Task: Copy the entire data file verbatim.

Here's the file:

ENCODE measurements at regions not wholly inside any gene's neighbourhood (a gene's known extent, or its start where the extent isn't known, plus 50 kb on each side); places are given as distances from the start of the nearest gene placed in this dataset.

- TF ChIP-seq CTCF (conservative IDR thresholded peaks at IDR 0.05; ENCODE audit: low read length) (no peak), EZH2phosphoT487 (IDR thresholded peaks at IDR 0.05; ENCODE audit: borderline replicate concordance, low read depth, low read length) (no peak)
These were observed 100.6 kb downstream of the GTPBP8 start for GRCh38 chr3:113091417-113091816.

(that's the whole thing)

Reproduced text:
ENCODE measurements at regions not wholly inside any gene's neighbourhood (a gene's known extent, or its start where the extent isn't known, plus 50 kb on each side); places are given as distances from the start of the nearest gene placed in this dataset.

- TF ChIP-seq CTCF (conservative IDR thresholded peaks at IDR 0.05; ENCODE audit: low read length) (no peak), EZH2phosphoT487 (IDR thresholded peaks at IDR 0.05; ENCODE audit: borderline replicate concordance, low read depth, low read length) (no peak)
These were observed 100.6 kb downstream of the GTPBP8 start for GRCh38 chr3:113091417-113091816.